Congresswoman Maxine Waters (D-CA), Chairwoman of the House Committee on Financial Services introduced H.R. 8833 on September 15, known as the “Making Communities Stronger Through the Community Reinvestment Act.”
This transformative piece of legislation is a part of Chairwoman Waters’ continuing efforts to root out discrimination in our modern-day banking system and close the racial wealth and homeownership gaps by making key reforms to the Community Reinvestment Act (CRA). Congress passed the CRA in 1977, but after nearly 45 years, the law has not kept up with changes in the banking system and is in need of reform to ensure that banks serve communities that have been historically redlined and left behind by our financial system.
“More than 40 years ago, Congress passed the CRA in response to racist policies in banking and lending that excluded Black homebuyers and renters from affordable housing options and robbed Black families of the opportunity to build wealth through the American dream of homeownership. Unfortunately, even after so many years, there’s been very little progress,” said Chairwoman Maxine Waters. “That’s why I introduced the ‘Making Communities Stronger Through the Community Reinvestment Act.’ This bill will hold banks accountable to the local communities where they have branches or do most of their lending, and make crucial updates to ensure they are providing equal access to affordable credit, investing in the communities they serve and doing their part to close the widening racial-wealth gap. We can’t wait any longer.”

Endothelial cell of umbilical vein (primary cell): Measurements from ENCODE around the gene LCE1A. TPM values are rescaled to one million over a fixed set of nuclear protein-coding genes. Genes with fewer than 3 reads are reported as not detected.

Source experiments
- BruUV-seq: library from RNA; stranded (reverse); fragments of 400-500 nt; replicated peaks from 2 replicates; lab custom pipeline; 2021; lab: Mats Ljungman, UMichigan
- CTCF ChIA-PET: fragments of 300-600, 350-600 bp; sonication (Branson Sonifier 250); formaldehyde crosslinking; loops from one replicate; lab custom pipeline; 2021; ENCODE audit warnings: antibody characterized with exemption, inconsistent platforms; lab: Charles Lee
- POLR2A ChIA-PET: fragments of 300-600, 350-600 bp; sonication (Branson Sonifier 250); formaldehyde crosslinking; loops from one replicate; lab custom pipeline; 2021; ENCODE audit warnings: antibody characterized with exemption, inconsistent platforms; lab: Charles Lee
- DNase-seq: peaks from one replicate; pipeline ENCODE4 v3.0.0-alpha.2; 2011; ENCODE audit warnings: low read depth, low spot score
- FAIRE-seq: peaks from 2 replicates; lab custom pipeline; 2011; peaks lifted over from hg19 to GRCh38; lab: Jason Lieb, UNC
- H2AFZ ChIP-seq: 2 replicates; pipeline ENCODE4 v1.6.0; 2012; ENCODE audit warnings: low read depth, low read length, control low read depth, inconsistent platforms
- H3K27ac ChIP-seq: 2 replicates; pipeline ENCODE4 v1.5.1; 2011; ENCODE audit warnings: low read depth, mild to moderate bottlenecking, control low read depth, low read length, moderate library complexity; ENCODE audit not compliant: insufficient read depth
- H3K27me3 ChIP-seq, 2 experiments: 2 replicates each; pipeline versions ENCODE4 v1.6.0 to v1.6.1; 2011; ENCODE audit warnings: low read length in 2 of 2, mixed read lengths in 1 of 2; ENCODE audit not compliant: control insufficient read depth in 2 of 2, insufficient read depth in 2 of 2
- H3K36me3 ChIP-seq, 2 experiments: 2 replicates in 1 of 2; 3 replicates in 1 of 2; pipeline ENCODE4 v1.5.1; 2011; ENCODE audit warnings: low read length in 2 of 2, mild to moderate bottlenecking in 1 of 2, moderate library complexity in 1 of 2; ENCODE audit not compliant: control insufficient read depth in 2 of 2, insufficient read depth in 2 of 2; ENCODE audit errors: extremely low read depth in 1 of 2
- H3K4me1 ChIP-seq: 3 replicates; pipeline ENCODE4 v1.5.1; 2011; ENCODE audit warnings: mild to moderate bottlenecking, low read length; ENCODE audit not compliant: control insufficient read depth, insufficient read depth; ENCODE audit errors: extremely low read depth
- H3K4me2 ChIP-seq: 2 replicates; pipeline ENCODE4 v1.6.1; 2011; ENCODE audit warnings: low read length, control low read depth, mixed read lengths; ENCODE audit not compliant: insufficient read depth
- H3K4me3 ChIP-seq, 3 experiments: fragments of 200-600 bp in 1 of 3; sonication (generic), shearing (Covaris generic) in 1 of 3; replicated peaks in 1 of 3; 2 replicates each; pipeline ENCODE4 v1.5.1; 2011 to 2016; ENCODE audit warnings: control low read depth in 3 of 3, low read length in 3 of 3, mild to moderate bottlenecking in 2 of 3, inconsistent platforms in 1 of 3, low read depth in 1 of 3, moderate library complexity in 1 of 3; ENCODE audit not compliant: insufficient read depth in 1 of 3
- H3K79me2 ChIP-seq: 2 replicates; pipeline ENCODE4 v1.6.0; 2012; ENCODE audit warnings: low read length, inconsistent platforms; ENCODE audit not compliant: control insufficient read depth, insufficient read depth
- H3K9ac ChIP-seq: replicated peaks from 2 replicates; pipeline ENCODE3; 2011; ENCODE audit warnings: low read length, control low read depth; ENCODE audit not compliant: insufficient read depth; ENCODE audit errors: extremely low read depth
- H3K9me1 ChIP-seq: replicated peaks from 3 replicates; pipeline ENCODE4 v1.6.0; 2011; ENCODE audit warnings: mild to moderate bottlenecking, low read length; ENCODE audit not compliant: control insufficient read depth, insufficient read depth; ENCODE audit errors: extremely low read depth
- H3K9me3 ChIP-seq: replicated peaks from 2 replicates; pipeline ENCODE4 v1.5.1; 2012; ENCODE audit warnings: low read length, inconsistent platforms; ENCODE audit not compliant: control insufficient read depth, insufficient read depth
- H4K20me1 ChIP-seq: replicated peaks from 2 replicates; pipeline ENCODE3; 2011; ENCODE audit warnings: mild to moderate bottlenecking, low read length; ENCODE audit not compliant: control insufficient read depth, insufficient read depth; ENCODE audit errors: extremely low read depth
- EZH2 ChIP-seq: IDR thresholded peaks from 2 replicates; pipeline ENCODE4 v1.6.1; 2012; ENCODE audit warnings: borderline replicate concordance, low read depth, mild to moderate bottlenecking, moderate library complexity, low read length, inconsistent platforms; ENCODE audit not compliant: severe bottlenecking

Specifically, this bill will make updates to the current CRA by:
- Ensuring bank services, loans and investments are meaningful and responsive to the needs of low- and moderate-income communities and communities of color;
- Providing local communities with more of a say on banks’ CRA exams and activities;
- Requiring CRA examiners to consider all unlawful activity on banks’ CRA exams;
- Requiring CRA exams to evaluate bank lending done in partnership with non-banks and fintechs;
- Encouraging lenders to make more small-dollar mortgages, specifically those under $100,000; and
- Building a strong record of data to better identify ongoing discrimination or racial disparities and provide a pathway to consider this information on bank exams in the future.
To read the full release, including more background and commentary from Congresswoman Maxine Waters, click here.